Microenvironment of the feto-maternal interface protects the semiallogenic fetus through its immunomodulatory activity on dendritic cells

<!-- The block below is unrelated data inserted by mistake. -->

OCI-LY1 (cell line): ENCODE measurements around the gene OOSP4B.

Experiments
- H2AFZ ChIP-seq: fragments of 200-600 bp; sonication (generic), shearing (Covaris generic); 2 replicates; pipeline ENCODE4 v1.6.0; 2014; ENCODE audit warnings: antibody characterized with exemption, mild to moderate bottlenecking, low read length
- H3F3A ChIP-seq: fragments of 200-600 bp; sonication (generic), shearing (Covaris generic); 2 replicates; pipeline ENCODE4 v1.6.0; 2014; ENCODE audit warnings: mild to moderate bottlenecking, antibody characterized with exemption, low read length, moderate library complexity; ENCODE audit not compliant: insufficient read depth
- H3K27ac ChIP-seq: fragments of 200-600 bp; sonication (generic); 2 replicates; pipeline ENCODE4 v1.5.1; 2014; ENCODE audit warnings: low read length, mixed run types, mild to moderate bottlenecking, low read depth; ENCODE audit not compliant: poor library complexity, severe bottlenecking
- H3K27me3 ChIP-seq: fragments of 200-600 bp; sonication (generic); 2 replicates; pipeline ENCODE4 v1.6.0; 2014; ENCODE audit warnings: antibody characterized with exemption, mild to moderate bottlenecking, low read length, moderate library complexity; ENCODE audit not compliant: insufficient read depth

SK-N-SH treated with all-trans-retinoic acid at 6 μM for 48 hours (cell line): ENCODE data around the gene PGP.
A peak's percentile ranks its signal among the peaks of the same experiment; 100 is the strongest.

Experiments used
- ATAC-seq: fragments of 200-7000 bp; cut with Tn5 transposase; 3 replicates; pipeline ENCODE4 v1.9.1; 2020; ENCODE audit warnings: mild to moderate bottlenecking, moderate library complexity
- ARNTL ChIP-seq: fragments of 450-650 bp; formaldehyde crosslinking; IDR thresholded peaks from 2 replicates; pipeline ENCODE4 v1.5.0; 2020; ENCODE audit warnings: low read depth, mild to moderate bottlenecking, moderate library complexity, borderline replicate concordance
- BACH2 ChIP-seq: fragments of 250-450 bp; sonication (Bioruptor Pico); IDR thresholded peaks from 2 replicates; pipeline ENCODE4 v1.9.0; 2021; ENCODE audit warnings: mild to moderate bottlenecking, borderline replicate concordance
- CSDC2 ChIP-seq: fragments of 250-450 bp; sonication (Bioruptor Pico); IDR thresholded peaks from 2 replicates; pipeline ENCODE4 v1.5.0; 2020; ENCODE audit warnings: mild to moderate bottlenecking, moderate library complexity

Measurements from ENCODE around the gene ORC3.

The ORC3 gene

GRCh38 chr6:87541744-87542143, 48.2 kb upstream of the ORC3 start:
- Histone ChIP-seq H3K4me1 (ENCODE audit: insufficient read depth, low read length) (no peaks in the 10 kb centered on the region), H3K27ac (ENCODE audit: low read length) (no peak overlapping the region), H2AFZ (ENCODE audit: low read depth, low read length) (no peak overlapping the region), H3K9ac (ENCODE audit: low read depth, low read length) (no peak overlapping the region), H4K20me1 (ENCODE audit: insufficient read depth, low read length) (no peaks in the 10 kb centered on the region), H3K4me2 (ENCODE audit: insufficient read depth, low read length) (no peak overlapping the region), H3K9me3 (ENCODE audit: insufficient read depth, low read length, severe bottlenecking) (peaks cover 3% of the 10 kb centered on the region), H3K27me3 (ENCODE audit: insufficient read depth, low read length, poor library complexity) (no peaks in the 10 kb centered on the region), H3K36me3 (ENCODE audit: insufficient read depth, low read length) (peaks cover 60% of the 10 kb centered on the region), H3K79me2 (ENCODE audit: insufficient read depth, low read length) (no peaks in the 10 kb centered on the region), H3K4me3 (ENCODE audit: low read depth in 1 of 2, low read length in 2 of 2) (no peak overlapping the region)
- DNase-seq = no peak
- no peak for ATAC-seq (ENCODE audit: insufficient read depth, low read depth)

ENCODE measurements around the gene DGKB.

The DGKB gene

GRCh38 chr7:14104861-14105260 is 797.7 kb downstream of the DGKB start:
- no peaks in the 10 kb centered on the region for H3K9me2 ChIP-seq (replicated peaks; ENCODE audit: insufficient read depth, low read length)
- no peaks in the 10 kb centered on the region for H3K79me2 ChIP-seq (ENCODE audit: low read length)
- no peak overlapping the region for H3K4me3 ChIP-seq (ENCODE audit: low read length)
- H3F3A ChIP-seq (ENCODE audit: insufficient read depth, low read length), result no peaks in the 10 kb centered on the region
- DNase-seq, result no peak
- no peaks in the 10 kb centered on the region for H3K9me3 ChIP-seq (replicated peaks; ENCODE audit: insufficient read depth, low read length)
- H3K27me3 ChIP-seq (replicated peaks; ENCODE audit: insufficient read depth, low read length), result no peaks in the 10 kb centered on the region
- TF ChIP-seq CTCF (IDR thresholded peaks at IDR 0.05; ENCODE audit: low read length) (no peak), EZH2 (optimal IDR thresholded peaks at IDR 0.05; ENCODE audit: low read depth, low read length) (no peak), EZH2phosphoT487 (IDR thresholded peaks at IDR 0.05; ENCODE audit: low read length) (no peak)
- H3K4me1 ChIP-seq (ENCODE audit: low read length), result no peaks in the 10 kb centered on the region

Objective: To investigate the immunomodulatory activity of decidual culture supernatant on dendritic cell (DC) functions. Design: In vivo and in vitro experimental study using mice. Setting: Academic research laboratory. Animal(s): C57BL/6-mated female Balb/c mice. Intervention(s): Culture supernatants of decidual cells obtained from the uteri of allogenic pregnant mice (Balb/c x C57BL/6) were collected. Dendritic cells were purified from Balb/c mice spleens and pulsed with antigen during overnight culture. In some cultures, decidual supernatant was added at 5%, 10%, or 20% final concentration. Endometrial culture supernatant-treated DCs served as a control. Antigen-pulsed DCs were injected into the front footpads of syngeneic mice. Main Outcome Measure(s): Lymph nodes of primed mice were removed 5 days after DC injection. Antigen-specific proliferation and interleukin-10 and interferon gamma production by lymphocytes were measured by H-3-Thymidine incorporation and ELISA, respectively. Result(s): The results showed that decidual culture supernatant markedly blocked in vivo antigen presentation by DCs and inhibited their capacity to induce interferon gamma (but not interleukin-10) production by primed lymphocytes. Conclusion(s): It seems that soluble factors produced by decidual cells are important mediators of immunoregulation at the feto-maternal interface, which provide the two fundamental requirements for protection of the semiallogenic fetus, namely immunologic tolerance and predominance of T helper 2 immunity, through modulation of DCs function.